You can do that with a matrix operation (M*v = v'):
[0 0 1]___[0__ __[1
[0 1 0]___0__=__0
[-1 0 0]__1]__ __0]
In fact, this matrix rotates any vector 90 degrees about the y-axis.
Basis vectors can also be more abstract than that. For instance, they're useful in quantum mechanics for simplifying the schroedinger eq (sometimes from a second order diff eq to a first order one) by changing from a position basis to a momentum basis, in effect rewriting your derivatives from a different point of view.
Not necessary for every change of basis.
In that notation, a vector |a> which is basis independent has components <i|a> in some basis |i> , where (say) |i_1> , |i_2> are the basis vectors. Then to change to another basis <k| the "operator one" (which is the outer product of a basis, i.e. sum over i of |i><i|) is inserted to get <k|a> = sum over i <k|i><i|a> , which turns into the matrix mechanics.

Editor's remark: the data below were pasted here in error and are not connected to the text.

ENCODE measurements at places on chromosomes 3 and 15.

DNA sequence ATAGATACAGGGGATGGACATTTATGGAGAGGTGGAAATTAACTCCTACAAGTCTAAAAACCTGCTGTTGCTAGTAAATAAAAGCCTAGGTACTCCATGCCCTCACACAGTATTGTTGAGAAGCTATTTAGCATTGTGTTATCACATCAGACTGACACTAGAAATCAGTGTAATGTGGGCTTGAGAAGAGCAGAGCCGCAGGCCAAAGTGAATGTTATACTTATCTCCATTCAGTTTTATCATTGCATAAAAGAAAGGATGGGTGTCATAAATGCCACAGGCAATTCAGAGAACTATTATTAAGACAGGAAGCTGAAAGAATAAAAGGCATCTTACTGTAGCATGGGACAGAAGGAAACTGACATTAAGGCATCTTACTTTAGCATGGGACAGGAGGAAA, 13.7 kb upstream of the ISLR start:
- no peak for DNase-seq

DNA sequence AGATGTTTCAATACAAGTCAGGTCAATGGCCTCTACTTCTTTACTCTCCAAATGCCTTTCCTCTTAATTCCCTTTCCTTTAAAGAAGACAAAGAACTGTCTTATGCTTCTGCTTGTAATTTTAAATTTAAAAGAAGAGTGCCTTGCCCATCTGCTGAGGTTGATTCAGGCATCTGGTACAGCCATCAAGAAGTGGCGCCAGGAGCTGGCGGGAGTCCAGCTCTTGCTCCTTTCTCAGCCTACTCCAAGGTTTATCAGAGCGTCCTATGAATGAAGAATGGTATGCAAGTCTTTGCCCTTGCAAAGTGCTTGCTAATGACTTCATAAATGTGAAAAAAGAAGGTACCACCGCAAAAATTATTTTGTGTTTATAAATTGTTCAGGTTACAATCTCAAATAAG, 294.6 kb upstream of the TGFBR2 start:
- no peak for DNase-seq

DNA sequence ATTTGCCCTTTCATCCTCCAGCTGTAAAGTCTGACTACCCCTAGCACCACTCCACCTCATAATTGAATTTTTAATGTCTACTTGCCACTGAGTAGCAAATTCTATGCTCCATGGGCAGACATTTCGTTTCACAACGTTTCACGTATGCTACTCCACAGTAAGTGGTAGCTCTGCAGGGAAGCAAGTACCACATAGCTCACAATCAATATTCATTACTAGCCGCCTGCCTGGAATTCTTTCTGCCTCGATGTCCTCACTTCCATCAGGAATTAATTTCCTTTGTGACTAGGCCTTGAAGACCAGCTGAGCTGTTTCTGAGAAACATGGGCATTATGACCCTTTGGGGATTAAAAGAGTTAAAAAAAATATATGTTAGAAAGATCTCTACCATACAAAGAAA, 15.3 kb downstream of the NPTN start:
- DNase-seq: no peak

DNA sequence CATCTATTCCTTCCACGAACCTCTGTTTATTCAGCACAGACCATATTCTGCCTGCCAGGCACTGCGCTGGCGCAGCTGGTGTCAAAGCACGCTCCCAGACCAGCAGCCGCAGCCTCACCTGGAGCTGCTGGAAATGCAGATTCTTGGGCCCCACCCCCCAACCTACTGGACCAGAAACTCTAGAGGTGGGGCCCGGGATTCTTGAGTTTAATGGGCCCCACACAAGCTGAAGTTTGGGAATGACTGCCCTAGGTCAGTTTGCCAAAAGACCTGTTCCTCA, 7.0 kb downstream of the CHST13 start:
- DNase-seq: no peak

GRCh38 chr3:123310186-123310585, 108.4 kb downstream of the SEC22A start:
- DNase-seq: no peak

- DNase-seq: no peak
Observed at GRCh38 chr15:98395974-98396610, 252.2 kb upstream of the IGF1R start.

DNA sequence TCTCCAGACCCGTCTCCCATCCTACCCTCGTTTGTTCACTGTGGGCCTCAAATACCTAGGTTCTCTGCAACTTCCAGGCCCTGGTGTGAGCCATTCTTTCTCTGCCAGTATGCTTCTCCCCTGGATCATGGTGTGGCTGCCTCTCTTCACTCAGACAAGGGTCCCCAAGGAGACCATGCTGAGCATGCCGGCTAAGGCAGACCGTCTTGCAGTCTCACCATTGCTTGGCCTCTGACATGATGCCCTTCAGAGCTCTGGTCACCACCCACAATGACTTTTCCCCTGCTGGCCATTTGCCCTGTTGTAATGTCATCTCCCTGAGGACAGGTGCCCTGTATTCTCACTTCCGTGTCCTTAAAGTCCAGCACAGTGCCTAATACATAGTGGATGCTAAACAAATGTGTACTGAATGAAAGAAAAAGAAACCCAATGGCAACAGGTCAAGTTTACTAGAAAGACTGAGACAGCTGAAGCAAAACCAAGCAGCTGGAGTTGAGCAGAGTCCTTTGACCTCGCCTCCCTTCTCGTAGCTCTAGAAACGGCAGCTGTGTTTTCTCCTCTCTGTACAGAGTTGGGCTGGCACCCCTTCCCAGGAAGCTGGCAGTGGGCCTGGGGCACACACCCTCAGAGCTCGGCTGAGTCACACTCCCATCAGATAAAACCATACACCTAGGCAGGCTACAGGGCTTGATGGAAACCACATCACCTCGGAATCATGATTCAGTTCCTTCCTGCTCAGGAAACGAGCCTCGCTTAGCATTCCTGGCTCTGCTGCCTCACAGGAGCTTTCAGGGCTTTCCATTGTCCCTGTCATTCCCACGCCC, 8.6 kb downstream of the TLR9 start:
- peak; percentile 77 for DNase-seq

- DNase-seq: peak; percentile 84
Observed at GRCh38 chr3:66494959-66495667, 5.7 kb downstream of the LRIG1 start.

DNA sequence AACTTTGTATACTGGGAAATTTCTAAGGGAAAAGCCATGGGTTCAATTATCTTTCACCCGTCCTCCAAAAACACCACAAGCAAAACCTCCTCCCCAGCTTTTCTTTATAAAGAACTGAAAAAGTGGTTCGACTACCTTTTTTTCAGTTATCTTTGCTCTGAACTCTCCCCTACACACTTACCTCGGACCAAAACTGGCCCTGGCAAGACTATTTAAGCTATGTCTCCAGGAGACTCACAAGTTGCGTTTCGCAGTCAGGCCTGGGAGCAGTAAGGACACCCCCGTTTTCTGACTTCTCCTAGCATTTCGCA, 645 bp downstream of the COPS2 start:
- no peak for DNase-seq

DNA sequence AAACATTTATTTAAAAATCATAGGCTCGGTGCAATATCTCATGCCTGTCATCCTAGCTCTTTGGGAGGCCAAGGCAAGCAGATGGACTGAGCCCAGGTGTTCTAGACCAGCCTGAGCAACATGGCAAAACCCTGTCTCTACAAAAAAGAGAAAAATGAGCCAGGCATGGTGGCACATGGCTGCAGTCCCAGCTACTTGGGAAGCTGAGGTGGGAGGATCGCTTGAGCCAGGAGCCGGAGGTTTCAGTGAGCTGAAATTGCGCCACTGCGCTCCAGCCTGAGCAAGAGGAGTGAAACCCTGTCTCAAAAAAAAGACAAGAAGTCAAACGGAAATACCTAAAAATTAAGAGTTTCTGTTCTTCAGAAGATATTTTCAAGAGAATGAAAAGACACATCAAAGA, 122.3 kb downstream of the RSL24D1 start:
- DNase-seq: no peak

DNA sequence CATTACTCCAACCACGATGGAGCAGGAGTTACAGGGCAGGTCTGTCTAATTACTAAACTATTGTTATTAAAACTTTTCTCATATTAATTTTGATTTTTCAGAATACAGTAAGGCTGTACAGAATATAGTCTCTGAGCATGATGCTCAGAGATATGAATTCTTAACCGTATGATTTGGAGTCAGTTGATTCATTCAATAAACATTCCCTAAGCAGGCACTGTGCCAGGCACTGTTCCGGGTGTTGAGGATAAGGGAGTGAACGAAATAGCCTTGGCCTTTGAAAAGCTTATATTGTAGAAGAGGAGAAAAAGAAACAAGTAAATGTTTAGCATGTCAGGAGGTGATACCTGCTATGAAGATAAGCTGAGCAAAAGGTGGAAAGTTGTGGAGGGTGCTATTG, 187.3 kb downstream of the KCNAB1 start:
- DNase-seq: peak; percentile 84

(Each of the outer products e.g. |1><1| is a "projection operator" which projects a vector onto that basis vector. The sum of all of them projects onto the whole space spanned by the vectors, which is the same as doing nothing, which is therefore the identity operator.)
Once you get your head around the connections between coordinates (i.e. a_x = a_1) and the dot product with a basis vector (i.e. dot(i_1, a) = <i_1 | a> = <1|a>), this notation can make the whole thing intuitive and mechanical.
I have an explanation of this online at http://cs.marlboro.edu/talks/bra_ket.pdf .